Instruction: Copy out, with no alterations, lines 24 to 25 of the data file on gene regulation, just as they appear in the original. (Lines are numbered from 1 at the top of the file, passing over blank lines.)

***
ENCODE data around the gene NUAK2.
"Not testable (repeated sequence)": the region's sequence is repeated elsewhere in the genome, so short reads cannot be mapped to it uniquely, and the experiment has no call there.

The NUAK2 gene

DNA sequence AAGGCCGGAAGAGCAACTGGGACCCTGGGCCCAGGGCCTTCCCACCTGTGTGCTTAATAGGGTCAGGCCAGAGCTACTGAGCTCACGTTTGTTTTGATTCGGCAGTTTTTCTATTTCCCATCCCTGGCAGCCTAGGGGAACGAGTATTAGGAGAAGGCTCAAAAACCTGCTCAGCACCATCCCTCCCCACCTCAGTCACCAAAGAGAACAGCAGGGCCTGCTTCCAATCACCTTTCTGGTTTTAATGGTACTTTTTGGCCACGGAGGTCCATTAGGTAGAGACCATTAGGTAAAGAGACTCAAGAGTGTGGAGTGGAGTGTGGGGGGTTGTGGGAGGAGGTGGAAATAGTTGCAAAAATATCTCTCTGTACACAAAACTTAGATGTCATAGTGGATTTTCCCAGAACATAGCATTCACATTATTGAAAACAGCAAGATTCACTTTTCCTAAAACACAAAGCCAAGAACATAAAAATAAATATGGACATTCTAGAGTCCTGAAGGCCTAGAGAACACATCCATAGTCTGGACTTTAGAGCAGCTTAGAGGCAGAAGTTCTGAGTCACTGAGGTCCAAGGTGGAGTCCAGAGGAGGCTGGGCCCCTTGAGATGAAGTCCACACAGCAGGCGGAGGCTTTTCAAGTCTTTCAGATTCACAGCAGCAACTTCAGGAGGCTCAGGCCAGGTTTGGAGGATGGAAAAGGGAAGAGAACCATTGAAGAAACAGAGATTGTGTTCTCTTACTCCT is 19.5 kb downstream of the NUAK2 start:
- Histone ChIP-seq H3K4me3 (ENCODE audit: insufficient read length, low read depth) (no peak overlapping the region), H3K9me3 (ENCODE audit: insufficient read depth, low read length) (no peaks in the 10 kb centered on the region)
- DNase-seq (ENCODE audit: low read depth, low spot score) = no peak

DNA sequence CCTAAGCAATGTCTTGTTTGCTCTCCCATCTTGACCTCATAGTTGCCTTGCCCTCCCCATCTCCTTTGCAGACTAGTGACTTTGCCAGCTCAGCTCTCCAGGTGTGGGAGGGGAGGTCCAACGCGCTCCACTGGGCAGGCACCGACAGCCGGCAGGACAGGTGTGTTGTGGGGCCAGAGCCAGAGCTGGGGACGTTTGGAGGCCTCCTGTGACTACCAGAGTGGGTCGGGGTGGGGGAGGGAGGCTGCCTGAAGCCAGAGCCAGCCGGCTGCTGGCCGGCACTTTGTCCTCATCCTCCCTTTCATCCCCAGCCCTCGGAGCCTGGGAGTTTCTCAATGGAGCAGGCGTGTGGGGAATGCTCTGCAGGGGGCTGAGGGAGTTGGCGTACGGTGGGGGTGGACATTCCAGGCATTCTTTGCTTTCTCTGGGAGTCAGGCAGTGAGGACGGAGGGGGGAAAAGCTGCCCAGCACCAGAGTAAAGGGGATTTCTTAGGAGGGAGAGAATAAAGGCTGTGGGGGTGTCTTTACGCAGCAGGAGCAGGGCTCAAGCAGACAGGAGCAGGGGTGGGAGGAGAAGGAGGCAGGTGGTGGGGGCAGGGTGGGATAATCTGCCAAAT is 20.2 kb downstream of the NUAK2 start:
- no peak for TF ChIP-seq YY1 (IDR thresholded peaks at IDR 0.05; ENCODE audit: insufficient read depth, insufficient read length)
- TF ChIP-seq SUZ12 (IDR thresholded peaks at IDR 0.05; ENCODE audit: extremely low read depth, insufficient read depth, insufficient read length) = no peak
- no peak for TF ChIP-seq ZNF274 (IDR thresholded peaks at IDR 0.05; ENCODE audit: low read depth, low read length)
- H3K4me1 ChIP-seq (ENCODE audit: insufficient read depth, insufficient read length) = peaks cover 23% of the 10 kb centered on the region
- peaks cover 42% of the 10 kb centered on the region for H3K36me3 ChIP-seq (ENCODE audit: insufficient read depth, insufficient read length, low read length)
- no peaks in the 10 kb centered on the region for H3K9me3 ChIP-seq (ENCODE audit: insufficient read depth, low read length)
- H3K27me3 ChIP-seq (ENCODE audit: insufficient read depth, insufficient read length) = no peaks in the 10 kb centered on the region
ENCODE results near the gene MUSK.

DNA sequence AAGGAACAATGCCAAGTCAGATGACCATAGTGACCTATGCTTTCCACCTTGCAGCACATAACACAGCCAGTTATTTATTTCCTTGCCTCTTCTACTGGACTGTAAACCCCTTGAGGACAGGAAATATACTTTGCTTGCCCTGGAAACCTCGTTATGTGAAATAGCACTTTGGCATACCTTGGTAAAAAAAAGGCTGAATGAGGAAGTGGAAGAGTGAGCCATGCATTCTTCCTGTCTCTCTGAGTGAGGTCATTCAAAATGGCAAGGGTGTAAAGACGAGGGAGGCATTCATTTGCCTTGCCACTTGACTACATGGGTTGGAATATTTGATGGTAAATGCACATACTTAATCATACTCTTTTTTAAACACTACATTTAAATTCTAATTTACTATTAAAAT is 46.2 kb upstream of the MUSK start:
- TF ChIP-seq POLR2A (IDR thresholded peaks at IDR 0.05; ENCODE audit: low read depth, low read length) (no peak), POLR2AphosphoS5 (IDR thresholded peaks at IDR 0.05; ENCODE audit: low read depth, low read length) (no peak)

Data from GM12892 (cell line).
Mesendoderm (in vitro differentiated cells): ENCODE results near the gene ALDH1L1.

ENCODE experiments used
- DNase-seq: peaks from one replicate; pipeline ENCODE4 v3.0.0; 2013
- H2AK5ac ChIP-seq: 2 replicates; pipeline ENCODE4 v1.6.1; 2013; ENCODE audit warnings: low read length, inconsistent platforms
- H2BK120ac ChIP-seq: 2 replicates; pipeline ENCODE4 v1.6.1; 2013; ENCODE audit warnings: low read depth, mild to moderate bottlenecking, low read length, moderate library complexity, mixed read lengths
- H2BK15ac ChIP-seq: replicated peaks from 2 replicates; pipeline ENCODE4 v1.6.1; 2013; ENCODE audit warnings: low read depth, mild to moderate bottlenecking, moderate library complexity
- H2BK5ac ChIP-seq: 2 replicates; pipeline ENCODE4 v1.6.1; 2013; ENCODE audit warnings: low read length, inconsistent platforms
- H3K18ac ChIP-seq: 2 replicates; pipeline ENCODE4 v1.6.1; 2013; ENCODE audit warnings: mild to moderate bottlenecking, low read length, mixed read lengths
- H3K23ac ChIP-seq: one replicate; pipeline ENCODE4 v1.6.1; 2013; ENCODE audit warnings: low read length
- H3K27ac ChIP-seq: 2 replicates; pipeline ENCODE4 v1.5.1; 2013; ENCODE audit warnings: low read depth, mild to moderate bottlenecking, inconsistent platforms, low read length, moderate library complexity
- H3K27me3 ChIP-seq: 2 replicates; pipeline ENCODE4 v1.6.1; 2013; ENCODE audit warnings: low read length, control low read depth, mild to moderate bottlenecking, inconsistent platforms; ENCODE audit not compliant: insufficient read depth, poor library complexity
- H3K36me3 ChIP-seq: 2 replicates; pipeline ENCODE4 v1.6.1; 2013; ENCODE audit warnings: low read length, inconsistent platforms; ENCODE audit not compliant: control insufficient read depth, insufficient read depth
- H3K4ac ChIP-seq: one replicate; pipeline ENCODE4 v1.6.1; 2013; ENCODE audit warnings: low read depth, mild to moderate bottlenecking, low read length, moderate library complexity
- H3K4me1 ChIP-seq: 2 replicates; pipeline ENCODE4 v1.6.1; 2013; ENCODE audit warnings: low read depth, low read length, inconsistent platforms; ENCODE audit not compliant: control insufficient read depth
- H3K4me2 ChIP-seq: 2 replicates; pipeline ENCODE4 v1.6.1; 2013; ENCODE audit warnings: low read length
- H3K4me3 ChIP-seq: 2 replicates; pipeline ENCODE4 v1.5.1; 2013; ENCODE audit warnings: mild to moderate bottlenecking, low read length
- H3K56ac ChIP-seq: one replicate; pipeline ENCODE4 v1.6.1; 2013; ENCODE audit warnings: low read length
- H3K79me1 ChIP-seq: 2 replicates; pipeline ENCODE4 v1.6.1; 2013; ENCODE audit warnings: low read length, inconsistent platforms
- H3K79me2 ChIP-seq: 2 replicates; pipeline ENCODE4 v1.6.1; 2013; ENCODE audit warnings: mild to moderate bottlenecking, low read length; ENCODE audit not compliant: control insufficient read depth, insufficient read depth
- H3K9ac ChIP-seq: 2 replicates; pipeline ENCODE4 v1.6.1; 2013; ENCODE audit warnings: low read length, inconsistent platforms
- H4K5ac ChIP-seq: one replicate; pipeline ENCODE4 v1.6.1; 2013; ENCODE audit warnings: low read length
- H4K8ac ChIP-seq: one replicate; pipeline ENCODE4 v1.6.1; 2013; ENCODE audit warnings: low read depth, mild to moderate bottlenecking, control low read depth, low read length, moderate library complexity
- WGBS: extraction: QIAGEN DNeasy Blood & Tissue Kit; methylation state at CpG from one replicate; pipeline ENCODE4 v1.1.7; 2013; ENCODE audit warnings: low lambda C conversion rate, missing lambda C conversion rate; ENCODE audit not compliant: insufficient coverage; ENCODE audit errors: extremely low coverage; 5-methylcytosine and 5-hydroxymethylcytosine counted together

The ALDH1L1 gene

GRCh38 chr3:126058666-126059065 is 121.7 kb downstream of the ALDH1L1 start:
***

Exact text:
- H2BK15ac ChIP-seq: replicated peaks from 2 replicates; pipeline ENCODE4 v1.6.1; 2013; ENCODE audit warnings: low read depth, mild to moderate bottlenecking, moderate library complexity
- H2BK5ac ChIP-seq: 2 replicates; pipeline ENCODE4 v1.6.1; 2013; ENCODE audit warnings: low read length, inconsistent platforms